You can create a backyard bird sanctuary. Learn more about attracting wild birds to your garden.
Growing up in the suburbs of Long Island, I took wild birds for granted. It always seemed as if birds were signing outside of my bedroom window in the morning. Cardinals, blue jays, robins sparrows, starlings, mourning doves, pigeons, seagulls…these were the birds I saw daily, frequent visitors to our lawn, garden, bird feeders and bird baths. My mother taught me the names of all the birds as she pushed my stroller around town while she ran errands (we only had one car when I was a kid, and my dad drove it to work, so my mom walked everywhere.) I just took it for granted that birds were everywhere.
Now fast forward to our move into Seven Oaks back around 2007. Our home was built on the remnants of an old farm, and the builder cleared three acres of loblolly pine trees to build our home and plant grass for us. The day we moved into the house, we threw open wide all the windows to air it out and enjoy a breeze on an unseasonably hot day.
I listened carefully but heard nothing but the wind soughing through the trees. I turned to my husband and said, “I don’t hear any birds!”
It was true. The woods were eerily silent. For months, we waited in vain to hear birds. Gradually we realized that several things had happened:
- The managed forest of loblolly pine trees provided such a monoculture that most species of birds could not forage for food or nesting materials; our woods were very quiet because the birds went elsewhere!
- The home construction and heavy machinery probably disturbed all the local wildlife, who moved away from the noise, hustle and bustle deeper into the woods.
- The big open meadows around our house, without any perching or screening areas, meant that the birds avoided the area instead of visited it.
By the next year, we began seeing colorful goldfinches on the sunflowers and pecking at the seeds from the Echinacea; soon, phoebes, crows, and many other birds arrived. The cardinal, Virginia’s state bird, began frequently the hardwood trees we left growing among the loblolly, and the addition of trees, nesting boxes and small garden areas on the lawns provided hospitable areas for bluebirds and other small birds. Today, our garden teems with wildlife attracted to the various trees and shrubs, as well as amenities such as bird baths and bird feeders added to the area.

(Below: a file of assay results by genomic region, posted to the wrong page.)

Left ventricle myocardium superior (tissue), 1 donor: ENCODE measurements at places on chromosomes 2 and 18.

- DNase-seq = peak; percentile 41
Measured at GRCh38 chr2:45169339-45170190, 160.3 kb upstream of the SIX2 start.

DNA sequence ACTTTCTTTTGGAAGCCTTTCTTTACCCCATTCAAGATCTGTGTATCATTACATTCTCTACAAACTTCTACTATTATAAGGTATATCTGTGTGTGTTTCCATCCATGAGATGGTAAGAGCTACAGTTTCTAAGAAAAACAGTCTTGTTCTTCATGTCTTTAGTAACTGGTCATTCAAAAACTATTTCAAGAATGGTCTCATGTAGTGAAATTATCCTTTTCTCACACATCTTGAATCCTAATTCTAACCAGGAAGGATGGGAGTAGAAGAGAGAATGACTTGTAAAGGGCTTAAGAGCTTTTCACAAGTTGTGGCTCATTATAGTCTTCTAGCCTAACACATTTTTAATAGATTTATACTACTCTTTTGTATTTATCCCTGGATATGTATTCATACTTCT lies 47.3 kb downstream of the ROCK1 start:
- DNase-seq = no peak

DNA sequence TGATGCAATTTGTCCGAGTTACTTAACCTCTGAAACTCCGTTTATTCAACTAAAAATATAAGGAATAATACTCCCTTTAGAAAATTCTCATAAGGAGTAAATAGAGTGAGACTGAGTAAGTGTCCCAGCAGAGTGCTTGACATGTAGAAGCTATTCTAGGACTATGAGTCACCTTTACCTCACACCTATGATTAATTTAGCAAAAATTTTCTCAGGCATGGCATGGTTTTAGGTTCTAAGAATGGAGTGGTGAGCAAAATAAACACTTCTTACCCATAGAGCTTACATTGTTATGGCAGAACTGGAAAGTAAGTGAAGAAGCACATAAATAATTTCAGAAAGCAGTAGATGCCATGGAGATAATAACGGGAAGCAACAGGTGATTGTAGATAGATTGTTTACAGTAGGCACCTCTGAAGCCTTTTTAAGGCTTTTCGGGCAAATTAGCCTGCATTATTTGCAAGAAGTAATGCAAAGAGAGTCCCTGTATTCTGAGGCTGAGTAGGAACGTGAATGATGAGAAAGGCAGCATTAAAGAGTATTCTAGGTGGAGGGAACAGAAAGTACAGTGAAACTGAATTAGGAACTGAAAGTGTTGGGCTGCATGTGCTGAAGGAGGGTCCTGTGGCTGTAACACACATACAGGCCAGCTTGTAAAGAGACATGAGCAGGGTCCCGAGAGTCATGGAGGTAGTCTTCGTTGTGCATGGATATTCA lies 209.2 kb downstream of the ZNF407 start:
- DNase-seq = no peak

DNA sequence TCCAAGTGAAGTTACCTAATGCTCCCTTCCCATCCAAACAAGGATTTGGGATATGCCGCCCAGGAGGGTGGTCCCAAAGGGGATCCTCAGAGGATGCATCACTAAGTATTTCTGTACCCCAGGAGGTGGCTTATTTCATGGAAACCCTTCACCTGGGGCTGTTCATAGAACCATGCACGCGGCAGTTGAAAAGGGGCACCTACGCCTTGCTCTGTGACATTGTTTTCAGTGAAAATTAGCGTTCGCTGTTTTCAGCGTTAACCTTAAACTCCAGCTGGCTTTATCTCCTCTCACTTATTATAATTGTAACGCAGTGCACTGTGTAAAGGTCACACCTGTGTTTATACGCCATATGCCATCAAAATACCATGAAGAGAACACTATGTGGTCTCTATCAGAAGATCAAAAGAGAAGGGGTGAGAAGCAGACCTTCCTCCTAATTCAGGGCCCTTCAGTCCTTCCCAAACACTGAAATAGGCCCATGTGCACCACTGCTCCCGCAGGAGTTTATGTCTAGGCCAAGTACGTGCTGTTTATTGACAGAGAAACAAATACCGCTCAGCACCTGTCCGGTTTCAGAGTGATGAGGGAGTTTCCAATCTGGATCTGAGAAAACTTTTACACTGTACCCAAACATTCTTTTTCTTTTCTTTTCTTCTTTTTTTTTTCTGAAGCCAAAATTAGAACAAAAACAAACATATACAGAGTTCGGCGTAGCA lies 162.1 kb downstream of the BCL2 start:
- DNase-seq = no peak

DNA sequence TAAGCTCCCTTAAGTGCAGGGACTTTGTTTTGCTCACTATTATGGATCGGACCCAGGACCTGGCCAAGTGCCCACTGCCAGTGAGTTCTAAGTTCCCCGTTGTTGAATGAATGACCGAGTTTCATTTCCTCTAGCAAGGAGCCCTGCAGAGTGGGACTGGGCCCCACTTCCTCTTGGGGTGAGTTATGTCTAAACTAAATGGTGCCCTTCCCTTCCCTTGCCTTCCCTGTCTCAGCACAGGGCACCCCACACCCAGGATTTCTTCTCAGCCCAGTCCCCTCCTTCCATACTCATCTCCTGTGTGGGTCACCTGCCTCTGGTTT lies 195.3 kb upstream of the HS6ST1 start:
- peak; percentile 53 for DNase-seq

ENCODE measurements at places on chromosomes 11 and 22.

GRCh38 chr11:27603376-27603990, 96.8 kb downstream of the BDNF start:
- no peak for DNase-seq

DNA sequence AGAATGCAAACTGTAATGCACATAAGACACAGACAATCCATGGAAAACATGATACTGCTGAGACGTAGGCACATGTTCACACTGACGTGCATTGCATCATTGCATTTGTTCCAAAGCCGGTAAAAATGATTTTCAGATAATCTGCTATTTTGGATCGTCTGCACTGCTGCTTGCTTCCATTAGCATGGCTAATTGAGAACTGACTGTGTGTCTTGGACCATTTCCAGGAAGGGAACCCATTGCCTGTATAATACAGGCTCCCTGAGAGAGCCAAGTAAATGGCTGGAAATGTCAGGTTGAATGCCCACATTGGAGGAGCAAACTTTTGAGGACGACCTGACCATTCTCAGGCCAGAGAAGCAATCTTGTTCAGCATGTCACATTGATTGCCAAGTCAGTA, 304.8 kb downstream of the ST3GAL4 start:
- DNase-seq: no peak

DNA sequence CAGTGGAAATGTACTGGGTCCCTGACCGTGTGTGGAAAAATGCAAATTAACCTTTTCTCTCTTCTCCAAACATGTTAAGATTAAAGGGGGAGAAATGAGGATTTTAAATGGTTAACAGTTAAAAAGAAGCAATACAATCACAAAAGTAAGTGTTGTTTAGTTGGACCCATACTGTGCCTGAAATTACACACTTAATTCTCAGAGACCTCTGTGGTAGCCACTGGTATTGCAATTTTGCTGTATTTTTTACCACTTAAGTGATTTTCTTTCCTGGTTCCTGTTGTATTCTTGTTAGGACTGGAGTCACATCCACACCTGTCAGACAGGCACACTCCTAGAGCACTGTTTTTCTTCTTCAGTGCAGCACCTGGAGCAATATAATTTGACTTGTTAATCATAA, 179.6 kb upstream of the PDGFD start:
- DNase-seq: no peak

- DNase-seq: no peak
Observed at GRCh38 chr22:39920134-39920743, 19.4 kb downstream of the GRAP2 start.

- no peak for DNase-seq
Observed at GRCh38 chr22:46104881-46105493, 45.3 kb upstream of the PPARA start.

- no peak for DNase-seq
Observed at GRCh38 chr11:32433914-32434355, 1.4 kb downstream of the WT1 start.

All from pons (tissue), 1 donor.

The moral of the story: you do need to cultivate a habitat that birds feel safe and comfortable in if you want to attract birds to your garden.
Creating a Backyard Bird Sanctuary
I’ll never take birds for granted again after that experience. It’s one of the many reasons that I wrote my book, Attract Birds to Your Garden, and why I’m passionate about adding wildlife sanctuary areas to your yard – no matter how small a yard you may have.
Start Your Bird Sanctuary
You can transform even the smallest yard into a wild bird sanctuary. The key, as I learned from my experience, is to start with the basics. The following simple guidelines will help you assess your garden and begin transforming it into a backyard bird sanctuary. In subsequent posts, I’ll share more tips for creating a garden habitat that birds will love, as well as tips for feeding birds over the winter.
Assess your current yard.
- Do you have spaces for birds to perch on, such as mature trees?
- Do you have shrubs that provide privacy and hiding spots?
- Are there evergreens for winter coverage?
- Have you planted any flowers that produce seeds for birds, such as sunflowers or cone flowers?
- Do you have any spaces where you can hang a bird feeder, such as from a limb on a dogwood tree or another smaller tree?
- Can you put up a bird house of some kind?
- If you have a bird feeder, are you keeping it filled with seed?
Birds, like people, love variety. By filling your backyard with a variety of trees, shrubs and flowers, and a variety of habitats as much as space allows, you’ll welcome birds into your garden and find it filled with their beautiful song.
My book, Attract Birds to the Garden, is just .99 cents on Smashwords as an ebook, available in your choice of formats. It is also available as an ebook from Barnes and Noble, Amazon and other online stores, and in paperback format from Amazon. It will tell you how to cultivate a garden that becomes a backyard bird sanctuary, how to choose seeds to feed birds and more. Purchase a copy from your favorite book seller or wherever fine books are sold.